Luxury watch maker, Rolex, has today announced the five winners of its 2019 Awards for Enterprise programme. Having narrowed a field of more than 950 candidates to a final ten, the Rolex jury – along with an influential public vote – selected the five pioneering projects to become this year's Rolex Award Laureates. Each of the fine winners will receive a substantial cash prize to help fund their activities as well promotional and logistical support from Rolex itself.
The 2019 Laureates are:
João Campos-Silva, 36, Brazil
In the Amazon, the giant arapaima, the world’s largest scaled freshwater fish, which weighs up to 200kg, is headed for extinction. But in a close partnership with local associations and fishing leaders, the Brazilian fisheries ecologist has a plan to save not only the arapaima but with it, the livelihoods, food supply and culture of the indigenous communities who depend on the region’s rivers for survival.
Grégoire Courtine, 44, France
A scientist based in Switzerland, Courtine is developing a revolutionary approach to help people with paralysis walk again. His method relies on re-establishing communication between the brain and spinal cord using an implantable electronic ‘bridge’, potentially encouraging nerve regrowth and restoring control of the legs.
Brian Gitta, 26, Uganda
Delaying treatment for malaria for weeks while waiting for test results is common in rural Africa. Gitta is conducting trials on a novel, low-cost, portable device, the Matiscope, which provides results in minutes using light and magnets – without the need for a blood sample. In 2017, Africa had 200 million cases of malaria.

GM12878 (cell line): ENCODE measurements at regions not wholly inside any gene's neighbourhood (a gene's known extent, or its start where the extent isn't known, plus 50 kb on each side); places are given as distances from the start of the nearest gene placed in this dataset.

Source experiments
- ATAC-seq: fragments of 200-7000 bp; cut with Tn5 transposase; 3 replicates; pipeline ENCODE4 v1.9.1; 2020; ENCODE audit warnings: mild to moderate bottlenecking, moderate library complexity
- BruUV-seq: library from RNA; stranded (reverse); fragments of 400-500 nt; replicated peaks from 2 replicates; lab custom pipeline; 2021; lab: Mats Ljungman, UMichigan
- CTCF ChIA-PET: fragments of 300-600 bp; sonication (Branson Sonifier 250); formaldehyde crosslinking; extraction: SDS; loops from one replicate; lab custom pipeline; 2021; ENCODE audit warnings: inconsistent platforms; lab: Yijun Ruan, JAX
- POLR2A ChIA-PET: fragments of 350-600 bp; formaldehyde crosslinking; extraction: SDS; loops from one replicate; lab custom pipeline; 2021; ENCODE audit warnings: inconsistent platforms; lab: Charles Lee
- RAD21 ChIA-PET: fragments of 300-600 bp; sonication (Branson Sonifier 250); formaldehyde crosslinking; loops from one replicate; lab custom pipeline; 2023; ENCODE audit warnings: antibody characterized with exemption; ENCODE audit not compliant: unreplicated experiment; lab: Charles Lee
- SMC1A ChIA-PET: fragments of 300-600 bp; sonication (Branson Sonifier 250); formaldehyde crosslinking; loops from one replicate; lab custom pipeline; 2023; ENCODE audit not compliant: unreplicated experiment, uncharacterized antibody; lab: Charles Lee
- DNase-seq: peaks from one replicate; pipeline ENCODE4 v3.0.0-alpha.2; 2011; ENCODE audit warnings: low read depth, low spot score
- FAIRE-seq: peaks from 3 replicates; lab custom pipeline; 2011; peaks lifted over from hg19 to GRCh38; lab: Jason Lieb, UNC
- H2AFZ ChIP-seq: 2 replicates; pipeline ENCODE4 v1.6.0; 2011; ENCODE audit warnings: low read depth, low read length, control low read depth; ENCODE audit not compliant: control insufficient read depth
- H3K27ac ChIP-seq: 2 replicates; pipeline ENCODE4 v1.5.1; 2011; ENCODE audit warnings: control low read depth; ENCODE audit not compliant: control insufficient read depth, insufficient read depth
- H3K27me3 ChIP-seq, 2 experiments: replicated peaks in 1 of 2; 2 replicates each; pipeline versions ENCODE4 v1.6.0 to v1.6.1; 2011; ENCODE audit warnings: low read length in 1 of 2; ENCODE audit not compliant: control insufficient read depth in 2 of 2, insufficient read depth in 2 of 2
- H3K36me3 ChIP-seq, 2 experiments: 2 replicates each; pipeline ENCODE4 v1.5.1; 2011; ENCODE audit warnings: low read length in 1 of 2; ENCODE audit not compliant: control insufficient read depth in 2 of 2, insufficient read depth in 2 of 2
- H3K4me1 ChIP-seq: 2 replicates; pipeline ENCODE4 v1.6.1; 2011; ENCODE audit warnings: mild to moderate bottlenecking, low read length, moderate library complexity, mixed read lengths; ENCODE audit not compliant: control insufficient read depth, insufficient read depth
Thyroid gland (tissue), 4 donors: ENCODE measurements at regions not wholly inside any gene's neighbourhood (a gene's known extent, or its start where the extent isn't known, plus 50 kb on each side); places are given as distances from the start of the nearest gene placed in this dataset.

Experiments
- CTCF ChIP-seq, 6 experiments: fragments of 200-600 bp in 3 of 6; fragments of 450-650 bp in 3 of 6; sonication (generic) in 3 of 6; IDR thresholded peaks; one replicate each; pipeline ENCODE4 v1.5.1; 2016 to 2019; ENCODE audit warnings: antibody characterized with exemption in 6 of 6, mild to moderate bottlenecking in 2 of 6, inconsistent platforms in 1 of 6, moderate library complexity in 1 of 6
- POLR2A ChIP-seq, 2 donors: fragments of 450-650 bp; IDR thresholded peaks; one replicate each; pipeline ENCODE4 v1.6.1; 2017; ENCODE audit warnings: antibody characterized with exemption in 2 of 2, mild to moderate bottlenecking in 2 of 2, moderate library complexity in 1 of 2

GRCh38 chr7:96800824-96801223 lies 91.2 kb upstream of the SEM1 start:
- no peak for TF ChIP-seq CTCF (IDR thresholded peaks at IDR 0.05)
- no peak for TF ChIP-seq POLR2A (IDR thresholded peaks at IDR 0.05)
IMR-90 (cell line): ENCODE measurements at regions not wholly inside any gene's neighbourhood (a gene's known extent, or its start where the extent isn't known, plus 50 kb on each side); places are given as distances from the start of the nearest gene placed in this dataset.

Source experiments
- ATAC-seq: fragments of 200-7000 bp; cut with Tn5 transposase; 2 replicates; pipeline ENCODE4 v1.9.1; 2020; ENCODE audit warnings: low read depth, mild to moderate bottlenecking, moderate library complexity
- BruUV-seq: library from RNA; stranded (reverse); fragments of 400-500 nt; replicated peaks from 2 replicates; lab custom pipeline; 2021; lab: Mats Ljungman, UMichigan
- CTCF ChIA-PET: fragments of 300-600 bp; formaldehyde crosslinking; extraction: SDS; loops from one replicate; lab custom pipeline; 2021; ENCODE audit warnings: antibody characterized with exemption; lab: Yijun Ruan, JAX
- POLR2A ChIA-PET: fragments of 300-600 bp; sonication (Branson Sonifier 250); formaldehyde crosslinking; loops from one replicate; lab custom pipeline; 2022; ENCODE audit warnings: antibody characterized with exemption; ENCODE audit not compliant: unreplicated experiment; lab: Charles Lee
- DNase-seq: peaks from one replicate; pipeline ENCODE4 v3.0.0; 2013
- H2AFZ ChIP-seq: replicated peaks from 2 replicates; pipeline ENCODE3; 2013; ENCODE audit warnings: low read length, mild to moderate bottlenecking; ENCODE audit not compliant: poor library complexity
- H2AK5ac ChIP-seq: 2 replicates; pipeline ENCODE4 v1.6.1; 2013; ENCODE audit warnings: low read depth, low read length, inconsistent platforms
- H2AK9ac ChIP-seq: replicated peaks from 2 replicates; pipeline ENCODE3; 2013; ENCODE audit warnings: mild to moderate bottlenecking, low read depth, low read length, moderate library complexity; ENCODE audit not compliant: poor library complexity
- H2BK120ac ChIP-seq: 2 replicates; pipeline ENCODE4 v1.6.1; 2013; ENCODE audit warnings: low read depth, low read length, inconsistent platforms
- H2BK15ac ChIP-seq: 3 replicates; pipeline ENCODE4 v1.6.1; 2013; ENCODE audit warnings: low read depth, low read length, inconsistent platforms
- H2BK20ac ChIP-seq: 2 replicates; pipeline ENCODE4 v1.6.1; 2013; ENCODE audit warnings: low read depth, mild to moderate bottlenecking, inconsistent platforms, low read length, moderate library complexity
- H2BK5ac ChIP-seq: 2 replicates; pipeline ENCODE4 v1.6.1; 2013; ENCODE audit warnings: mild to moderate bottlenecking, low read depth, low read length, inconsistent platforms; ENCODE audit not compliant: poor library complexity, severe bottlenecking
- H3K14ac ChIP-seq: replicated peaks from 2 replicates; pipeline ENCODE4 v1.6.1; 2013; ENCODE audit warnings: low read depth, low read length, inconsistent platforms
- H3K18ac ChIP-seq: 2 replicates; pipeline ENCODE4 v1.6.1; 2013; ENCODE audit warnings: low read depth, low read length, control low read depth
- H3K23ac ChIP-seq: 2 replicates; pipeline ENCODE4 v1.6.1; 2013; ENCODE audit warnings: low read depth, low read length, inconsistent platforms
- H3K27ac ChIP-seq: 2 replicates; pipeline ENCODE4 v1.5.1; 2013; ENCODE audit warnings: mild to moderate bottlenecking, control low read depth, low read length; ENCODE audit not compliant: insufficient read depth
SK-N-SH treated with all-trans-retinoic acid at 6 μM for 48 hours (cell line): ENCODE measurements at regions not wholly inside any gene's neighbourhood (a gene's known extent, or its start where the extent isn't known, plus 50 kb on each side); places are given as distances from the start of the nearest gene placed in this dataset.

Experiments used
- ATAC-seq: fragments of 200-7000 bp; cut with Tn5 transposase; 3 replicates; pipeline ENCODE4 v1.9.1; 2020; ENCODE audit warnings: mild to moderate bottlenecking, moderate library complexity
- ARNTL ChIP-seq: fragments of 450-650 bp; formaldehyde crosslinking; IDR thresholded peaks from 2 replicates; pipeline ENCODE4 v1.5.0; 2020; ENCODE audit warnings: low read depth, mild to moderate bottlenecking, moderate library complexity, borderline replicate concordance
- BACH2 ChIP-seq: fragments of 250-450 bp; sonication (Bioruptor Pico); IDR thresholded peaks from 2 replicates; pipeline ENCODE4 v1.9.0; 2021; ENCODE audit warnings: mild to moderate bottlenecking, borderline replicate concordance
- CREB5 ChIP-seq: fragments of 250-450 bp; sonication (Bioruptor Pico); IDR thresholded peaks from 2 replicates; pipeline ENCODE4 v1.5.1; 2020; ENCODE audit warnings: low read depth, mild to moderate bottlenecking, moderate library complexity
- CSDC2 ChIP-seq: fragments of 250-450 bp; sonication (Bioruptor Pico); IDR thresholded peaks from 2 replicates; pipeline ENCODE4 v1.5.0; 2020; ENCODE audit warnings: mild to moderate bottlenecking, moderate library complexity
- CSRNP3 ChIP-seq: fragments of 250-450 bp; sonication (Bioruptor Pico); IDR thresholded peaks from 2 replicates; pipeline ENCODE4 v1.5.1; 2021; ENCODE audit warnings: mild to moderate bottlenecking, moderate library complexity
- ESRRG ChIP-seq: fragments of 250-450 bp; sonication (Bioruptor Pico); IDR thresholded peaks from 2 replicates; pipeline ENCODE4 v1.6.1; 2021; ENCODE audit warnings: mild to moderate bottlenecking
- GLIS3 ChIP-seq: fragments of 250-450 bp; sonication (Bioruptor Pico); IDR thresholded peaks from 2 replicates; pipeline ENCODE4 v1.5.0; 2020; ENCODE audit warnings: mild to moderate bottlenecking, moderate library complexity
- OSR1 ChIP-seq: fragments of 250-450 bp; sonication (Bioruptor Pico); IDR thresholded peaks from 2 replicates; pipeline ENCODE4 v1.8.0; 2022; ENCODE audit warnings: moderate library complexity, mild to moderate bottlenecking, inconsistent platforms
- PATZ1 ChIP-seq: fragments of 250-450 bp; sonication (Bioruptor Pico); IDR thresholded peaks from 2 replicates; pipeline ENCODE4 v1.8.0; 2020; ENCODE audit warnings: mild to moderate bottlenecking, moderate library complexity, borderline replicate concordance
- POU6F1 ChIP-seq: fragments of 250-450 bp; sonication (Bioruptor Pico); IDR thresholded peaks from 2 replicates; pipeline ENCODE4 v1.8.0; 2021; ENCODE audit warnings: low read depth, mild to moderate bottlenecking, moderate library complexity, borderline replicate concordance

Krithi Karanth, 40, India
Conservation scientist Krithi Karanth is determined to reduce the friction between wildlife and people living near Indian national parks by reducing threats to people, property and livestock, raising conservation awareness in communities and schools and, importantly, assisting with compensation claims through a toll-free helpline service.
Miranda Wang, 25, Canada
Long involved in investigating how to solve the problem of plastic pollution, California-based, Canadian entrepreneur and molecular biologist Miranda Wang is spearheading an innovative process of turning unrecyclable plastic waste from items such as plastic bags and packing materials into valuable chemicals for use in industrial and consumer products, including making cars and electronics.
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